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Security of Investments

  1. During the Agriculture Sector Review process, it was found that the traditional landowners in the Provinces indicated a willingness to accept the leasehold interest as a basis of alienating land to investors while at the same time securing the interests of unborn generations. However, they found difficulty with the duration of the leaseholds. Some of the traditional landowners preferred shorter leasehold periods of up to 25 years while others accepted that the duration should be long enough to enable the investor to recoup their investment.71 A minimum fifty-year duration would certainly be adequate since it would give sufficient time for investors to realise their investments in perennial crops. It is necessary, however, that adequate safeguards are built into the system to secure the interests of both the lessor and the lessee. The following clauses, among others, could be considered for insertion into the leasehold agreements:

  • renewal of the lease for appropriate periods;

  • adequate rents (either ground rents or economic rents)

  • periodic rent reviews

  • a specific period of the lease beyond which, if the land is not put to the required use, the lessor may re-enter and resume possession of the land;

  • lessees would not be able to assign, sublet, mortgage or otherwise part with possession of the land without the consent, in writing, of the lessors,72 such consent not to be unreasonably withheld.

  1. Other issues that would require further examination in the case of leasehold interests include the nature of the legal relationships that should be created. For example, should ground rents be charged, such that at the end of the lease, the land and all its fixtures would revert to the landlord? Or should economic rents be charged with the result that at the end of the lease either the leaseholder removes all fixtures on the land or the landlord pays them for such fixtures if they so desire? The latter was the relationship envisaged under Section 11 of the Protectorate Land Ordinance, 1927 (Cap 122).

Promoting Joint Venture Partnerships in Agriculture

  1. One of the easiest ways to open up agricultural land to more commercial investment would be to consider promoting joint ventures in agricultural development. The Investment Promotion Act 2004 permits 100 per cent foreign ownership of companies. Yet at the same time, in a contradictory measure, foreigners cannot buy land in the Western Area, and the land tenure system in the Provinces is an uncertain minefield in terms of investment. This undermines a fundamental goal of the GoSL: to promote private sector investment in the country.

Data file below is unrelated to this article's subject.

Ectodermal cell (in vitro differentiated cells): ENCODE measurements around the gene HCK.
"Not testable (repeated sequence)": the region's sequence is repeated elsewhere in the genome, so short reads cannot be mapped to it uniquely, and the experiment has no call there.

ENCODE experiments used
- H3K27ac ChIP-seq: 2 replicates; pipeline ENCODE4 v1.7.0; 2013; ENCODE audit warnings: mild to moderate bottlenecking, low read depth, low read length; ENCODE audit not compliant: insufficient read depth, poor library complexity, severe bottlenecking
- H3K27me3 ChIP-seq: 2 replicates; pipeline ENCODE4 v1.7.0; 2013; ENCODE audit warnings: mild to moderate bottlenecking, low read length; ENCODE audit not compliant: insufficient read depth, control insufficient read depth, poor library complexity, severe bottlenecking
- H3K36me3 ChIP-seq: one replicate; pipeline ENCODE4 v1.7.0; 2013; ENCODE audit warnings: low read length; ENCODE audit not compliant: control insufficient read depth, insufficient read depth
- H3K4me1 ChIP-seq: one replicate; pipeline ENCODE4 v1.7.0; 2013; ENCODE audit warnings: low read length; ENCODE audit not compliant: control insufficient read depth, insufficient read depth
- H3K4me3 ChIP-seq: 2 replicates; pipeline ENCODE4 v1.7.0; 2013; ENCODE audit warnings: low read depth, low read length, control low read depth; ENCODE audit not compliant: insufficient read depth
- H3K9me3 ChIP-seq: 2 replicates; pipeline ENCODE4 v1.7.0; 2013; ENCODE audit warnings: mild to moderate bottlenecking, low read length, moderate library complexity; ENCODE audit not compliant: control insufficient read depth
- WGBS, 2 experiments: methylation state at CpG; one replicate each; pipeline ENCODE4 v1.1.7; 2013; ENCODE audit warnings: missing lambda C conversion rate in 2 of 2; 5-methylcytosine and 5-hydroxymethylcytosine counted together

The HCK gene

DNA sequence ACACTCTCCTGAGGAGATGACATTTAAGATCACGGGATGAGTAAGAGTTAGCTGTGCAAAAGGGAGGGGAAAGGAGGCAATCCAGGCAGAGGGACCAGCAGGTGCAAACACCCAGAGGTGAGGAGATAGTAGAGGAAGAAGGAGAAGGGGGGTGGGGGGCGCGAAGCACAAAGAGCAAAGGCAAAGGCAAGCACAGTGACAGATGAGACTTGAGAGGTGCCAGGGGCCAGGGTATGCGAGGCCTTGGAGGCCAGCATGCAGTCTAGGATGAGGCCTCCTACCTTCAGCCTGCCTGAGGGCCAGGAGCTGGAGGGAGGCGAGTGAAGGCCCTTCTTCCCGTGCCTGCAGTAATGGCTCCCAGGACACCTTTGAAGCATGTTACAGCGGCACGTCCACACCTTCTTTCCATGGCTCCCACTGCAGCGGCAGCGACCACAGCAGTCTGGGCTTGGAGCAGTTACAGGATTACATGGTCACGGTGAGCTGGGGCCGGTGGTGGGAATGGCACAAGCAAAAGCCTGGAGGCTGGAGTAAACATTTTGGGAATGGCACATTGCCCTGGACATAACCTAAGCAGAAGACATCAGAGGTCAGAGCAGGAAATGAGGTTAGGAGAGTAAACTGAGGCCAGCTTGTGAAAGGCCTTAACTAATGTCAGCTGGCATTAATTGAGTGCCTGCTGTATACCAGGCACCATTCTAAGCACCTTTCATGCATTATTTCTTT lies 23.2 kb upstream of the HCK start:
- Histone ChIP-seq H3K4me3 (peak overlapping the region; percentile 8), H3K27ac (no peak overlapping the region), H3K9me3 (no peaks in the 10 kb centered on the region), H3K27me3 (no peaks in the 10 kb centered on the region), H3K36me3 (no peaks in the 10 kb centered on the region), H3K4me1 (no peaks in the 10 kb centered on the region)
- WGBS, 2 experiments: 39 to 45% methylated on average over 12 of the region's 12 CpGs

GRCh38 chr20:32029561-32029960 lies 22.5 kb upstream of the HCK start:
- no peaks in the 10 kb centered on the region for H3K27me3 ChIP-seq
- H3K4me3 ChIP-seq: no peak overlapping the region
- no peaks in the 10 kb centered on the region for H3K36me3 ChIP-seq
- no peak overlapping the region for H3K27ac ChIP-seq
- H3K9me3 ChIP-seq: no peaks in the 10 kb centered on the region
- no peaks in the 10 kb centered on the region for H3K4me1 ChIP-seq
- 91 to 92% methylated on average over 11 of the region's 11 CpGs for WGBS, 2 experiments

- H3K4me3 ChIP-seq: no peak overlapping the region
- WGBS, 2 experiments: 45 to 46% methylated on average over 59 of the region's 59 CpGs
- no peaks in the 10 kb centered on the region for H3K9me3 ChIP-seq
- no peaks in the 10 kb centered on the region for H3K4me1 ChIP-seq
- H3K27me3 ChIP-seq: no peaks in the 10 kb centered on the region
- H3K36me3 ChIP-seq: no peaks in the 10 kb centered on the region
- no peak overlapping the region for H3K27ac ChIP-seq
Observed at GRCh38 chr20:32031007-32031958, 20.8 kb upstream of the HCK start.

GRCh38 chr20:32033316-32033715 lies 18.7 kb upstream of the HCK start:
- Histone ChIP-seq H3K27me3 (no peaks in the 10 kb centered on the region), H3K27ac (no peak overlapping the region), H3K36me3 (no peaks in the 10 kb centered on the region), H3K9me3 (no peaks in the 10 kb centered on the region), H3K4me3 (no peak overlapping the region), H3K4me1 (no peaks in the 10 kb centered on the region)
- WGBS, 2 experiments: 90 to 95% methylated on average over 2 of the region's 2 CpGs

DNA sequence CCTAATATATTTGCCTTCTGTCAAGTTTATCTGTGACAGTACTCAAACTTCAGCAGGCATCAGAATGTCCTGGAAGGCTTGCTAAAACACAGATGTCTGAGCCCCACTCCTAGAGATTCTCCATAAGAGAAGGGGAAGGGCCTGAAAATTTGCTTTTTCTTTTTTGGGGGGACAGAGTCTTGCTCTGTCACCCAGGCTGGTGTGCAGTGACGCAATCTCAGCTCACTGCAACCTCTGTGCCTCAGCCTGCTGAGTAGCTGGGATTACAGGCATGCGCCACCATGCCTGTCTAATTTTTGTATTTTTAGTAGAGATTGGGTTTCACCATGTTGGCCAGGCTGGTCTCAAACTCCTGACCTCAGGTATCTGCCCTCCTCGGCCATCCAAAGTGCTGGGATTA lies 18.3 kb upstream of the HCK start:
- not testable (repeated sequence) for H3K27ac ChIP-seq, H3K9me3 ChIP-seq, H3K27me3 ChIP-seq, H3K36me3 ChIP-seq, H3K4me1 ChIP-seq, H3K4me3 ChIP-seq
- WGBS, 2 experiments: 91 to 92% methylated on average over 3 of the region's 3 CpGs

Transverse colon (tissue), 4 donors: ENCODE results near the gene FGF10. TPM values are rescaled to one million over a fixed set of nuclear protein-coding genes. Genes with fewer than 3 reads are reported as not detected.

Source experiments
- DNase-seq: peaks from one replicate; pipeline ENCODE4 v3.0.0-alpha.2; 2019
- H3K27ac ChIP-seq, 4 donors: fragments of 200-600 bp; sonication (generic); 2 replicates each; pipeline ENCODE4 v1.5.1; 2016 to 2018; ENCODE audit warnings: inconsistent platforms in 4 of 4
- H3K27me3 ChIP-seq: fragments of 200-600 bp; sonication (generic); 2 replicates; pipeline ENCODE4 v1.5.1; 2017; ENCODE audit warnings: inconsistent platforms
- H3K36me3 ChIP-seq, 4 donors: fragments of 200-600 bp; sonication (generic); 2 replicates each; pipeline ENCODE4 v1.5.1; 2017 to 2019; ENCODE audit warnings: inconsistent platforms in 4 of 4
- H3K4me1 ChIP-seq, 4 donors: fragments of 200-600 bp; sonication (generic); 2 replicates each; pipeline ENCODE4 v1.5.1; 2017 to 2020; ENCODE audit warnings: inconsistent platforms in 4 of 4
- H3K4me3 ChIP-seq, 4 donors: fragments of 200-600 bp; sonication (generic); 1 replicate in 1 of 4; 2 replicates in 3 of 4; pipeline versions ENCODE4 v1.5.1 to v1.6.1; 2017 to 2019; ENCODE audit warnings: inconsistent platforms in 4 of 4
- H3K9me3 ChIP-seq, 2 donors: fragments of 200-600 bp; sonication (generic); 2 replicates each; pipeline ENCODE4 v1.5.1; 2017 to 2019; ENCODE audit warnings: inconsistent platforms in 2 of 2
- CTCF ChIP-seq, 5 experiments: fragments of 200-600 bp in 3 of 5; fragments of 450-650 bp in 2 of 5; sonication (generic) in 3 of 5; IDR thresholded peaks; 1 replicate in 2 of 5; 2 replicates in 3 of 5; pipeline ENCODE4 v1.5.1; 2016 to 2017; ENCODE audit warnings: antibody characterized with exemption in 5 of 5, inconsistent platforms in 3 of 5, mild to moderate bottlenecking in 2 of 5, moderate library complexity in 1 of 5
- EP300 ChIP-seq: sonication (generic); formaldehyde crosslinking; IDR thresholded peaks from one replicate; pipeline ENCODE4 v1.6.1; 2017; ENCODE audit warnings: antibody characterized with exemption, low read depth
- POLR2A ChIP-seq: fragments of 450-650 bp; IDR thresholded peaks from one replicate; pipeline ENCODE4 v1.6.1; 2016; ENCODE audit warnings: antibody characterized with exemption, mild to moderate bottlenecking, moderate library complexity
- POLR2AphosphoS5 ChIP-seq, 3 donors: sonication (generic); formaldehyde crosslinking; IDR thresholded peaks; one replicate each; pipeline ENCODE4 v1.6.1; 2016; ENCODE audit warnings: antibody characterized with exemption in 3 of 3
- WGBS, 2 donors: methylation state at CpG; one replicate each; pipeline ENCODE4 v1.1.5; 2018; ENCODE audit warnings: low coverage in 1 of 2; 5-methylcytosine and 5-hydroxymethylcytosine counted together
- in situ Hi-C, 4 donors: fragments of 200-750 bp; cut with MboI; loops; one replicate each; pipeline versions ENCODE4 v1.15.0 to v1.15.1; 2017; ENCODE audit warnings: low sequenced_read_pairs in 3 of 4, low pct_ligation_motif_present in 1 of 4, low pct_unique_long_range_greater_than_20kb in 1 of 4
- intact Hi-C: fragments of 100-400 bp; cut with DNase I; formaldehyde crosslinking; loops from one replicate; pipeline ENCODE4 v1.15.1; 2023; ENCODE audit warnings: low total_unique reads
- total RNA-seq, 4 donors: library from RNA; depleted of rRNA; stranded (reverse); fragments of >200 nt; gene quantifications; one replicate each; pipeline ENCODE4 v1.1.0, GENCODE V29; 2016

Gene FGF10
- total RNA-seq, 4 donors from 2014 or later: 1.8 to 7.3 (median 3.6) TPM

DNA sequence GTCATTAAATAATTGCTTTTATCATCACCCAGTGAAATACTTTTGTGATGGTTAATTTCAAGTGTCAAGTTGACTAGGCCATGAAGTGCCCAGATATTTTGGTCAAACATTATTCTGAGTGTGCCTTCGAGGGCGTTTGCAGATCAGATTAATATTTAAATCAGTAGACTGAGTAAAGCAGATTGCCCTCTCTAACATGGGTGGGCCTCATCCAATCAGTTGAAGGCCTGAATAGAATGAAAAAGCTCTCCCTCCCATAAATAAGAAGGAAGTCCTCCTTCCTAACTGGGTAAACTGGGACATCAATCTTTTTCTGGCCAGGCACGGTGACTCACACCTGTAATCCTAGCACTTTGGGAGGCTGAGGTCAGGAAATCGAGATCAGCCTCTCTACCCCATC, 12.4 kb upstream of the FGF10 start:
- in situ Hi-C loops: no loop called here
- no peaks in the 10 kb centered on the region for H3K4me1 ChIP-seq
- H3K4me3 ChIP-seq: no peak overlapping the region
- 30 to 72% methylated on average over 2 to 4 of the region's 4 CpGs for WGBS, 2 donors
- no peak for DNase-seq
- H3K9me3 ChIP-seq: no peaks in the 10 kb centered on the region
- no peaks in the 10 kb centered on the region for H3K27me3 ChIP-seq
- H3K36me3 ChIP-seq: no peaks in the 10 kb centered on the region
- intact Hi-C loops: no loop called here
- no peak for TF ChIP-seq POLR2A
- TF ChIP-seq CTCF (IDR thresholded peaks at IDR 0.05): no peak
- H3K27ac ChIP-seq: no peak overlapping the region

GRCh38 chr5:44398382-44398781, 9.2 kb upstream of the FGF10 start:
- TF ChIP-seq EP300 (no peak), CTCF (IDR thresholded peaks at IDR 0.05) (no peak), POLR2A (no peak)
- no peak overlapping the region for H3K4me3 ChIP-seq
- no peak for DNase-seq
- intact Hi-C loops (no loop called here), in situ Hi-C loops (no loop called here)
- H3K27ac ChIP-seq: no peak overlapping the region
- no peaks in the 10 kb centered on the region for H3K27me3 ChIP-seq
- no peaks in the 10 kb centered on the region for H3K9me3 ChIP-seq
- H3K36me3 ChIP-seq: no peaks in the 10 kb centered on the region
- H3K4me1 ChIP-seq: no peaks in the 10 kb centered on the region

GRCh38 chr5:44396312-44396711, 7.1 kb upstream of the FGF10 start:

1. For many foreign or Diaspora businesses seeking to establish business in Sierra Leone, a joint venture with a local company would be the most feasible way to establish. Such companies would want to invest in some sort of fixed assets, such as land or buildings. A rationale for a Sierra Leonean partner to enter into such joint ventures would be to obtain capital for further investment in the business or farm. Making the land fungible (i.e. an asset convertible to cash), in the ways suggested above, would enable the land to be put up by the Sierra Leonean partner/farmer as a contribution to the joint venture. This land component of the joint venture could be extremely valuable, enabling a major stake in the joint venture company for the Sierra Leone partner (farmer).

Key Issues and Policy Options for Access to Land for Agriculture

Issues: The uncertainties inherent in the land tenure system militate against the productive use of land, particularly for agricultural use. Titles to land in Sierra Leone represented through conveyances, are uncertain, and require proper registration. Farmers and other landholders in the Provinces are unable to use their land for collateral thus their access to credit and finance is limited. Security of investments in land for agricultural use also requires improvement.
Policy Recommendations:
  • Establish central G.P.S based mapping of not only the Freetown Peninsula area but also the Provinces, including Crown land and Government reservations, in order to determine the status of the available land for cultivation and development. This will enable centralised planning which will ensure the smooth introduction of utility lines, access roads, pipes, drainage etc to assist in the transformation of idle land into structured economic assets.

  • Immediately establish an additional system of property interests in land in Sierra Leone known as leasehold, and give it legal status through enactment of legislation.

  • Repeal the law prohibiting ownership of land in Sierra Leone by foreigners subject to a residual oversight by government where large tracts of land are being bought by non-Sierra Leoneans.

  • Once the State Lands have been mapped, establish a system of user rights over this type of land. Establish a registration system for user rights which enables them to be tracked and monitored.

  • Establish land regulations with clear rights and responsibilities of communities and traditional leaders regarding their role in the process or land acquisition, including zoning, community preservation areas for watersheds, spiritual or ecologically sensitive areas.

  • Immediately implement a system of ‘Title Registration’ based on the GPS mapping for freehold and leasehold title to property in Sierra Leone. Once a landowner’s title is duly registered, s/he would be conclusively regarded as the true owner of the property interest.

  • Establish a mechanism, such as a Lands Tribunal or Lands Arbitration Board that will adjudicate initially the claims of competing land ownership and enforce land agreements/contracts, subject to a right of appeal to the courts.

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